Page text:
The second area of application is Molecular Imaging, which is an interdisciplinary area intersecting photonics technology and molecular medicine, with great potentials for early disease detection and personalized treatment. This year’s symposium, organized by Drs. Xavier Intes and Ali Azhdarinia, contains two sessions: one focuses on novel optical molecular imaging techniques, including near-infrared fluorescence imaging, Cerenkov radiation imaging, and photoacoustic imaging. The other session focuses on molecular probe development and clinical translation. The speakers are renowned scientists, clinicians, and industrial leaders that set the trend in this field.

The next two symposia are more technology oriented. The first one is Novel Light Sources and Photonic Devices in Optical Imaging, organized by Drs. Charles Lin, Nick Iftimia, and Ben Vakoc. This symposium highlights the advanced development of novel light sources and photonic technologies that enable biomedical imaging. Topics include novel light sources for nanophotonics-based OCT, as well as deep tissue multiphoton imaging and manipulation.

The next symposium has similar theme, but more focuses on Ultrashort Pulse Laser TechnologiesOrganizedby Drs. Ilko Ilev and Emma Springate, this symposium highlights the recent state-of-the-art development in ultrafast laser technologies for biophotonics and nanobiophotonics. Topics include ultrafast compact fiber lasers; tunable ultrafast visible, near- and mid-IR lasers; plasmonic nanobuble based integrated theranostics, and ultrafast laser induced ion beams for proton therapy.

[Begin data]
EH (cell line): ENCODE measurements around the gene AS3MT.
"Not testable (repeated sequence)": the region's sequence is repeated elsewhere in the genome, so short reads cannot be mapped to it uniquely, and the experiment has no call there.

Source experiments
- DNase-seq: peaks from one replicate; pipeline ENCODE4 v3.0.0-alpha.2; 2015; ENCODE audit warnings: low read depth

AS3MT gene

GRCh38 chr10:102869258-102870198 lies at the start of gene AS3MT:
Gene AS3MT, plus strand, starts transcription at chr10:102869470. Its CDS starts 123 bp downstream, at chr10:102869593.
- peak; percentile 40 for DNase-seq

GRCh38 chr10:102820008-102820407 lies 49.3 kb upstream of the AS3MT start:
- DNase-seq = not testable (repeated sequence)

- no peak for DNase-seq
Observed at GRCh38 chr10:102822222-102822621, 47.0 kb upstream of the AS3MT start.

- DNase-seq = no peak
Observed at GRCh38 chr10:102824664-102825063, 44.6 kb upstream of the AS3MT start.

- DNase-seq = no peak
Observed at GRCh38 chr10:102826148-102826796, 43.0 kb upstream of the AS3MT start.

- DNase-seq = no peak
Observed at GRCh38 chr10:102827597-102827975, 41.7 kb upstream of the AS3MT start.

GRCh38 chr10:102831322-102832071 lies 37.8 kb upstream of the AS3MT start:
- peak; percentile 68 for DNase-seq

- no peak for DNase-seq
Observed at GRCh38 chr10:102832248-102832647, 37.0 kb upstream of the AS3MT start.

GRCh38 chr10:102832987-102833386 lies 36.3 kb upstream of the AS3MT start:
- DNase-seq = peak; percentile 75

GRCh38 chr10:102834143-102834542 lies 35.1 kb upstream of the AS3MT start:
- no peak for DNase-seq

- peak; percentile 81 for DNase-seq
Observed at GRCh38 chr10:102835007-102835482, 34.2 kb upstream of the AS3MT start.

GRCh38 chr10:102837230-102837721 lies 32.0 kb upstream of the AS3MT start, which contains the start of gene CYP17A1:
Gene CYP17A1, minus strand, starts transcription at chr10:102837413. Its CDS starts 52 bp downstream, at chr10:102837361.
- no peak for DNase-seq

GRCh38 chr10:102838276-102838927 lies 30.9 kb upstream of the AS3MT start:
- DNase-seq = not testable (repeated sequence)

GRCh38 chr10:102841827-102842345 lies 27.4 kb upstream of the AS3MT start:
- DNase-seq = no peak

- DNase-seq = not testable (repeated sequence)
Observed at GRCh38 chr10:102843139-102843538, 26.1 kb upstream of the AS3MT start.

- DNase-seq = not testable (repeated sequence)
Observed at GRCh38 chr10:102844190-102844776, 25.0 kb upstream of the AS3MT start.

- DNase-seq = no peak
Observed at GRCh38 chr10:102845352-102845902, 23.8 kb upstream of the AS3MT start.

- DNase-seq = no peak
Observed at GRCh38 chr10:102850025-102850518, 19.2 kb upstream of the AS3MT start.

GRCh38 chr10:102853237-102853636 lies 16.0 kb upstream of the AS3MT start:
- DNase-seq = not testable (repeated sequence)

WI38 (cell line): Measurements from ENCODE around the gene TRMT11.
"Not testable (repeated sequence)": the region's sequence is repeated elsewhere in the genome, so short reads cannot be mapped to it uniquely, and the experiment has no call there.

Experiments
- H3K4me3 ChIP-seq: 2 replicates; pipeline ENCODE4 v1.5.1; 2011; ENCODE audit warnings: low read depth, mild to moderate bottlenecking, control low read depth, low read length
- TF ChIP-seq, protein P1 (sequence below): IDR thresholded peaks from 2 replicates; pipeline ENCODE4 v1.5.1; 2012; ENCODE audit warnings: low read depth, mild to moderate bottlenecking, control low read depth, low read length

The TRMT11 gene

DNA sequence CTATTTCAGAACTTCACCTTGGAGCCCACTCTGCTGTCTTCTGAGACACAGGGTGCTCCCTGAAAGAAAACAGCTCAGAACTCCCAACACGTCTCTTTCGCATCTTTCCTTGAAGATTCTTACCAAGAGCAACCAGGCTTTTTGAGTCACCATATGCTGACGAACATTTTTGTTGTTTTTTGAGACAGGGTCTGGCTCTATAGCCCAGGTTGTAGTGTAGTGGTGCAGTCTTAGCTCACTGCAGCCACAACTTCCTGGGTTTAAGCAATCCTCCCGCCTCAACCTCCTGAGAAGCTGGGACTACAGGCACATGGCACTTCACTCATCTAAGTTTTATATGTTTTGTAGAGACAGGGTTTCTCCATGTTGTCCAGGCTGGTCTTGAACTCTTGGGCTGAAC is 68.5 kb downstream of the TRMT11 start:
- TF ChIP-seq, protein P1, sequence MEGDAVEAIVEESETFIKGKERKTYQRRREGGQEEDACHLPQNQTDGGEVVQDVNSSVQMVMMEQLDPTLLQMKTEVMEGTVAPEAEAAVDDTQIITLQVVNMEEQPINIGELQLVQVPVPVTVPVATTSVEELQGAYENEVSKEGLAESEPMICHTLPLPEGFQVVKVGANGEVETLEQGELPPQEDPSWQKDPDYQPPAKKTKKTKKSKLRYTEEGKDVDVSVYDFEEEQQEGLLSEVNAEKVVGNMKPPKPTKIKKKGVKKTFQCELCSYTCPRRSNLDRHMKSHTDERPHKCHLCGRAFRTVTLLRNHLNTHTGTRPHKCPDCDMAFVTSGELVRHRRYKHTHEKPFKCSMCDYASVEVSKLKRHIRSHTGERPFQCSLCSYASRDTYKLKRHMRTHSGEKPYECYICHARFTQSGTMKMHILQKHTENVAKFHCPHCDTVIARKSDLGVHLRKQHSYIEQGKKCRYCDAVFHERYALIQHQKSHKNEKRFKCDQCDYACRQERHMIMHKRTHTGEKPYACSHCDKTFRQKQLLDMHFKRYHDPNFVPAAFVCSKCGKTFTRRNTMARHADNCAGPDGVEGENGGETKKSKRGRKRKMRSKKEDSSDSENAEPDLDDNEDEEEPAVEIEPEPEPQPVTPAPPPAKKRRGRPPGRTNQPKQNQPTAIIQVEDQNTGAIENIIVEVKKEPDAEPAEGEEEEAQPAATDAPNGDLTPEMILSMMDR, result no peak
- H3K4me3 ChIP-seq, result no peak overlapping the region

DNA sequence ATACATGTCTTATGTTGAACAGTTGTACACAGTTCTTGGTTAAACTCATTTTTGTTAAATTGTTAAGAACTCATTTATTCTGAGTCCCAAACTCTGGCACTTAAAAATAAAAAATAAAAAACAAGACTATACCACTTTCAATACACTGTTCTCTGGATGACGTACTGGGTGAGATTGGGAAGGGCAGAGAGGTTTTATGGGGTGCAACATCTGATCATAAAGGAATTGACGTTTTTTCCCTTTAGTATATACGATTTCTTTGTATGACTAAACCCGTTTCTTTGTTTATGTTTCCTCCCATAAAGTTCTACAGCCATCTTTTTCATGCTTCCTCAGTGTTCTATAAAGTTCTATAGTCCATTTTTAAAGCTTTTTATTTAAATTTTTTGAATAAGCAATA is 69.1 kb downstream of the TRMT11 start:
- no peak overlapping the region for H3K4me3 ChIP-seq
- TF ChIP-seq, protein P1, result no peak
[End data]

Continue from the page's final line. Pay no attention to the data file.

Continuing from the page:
The next hot topic is Optofluidic Microsystems, organized by Drs. Ian White and Andreas Vasdekis. This symposium aims to highlight emerging trends in optofluidics and their application in microsystems.  This year’s program will feature an overview of the last ten years of optofluidics by one of the founding fathers of the field, Dr. Dmitri Psaltis, and will also project into the future by talks from current leaders in the field. Topics include optofluidic lasers and resonators, optofluidics for energy, and optofluidic particle manipulations.

CLEO Team:

What exciting papers did you receive for Applications & Technology?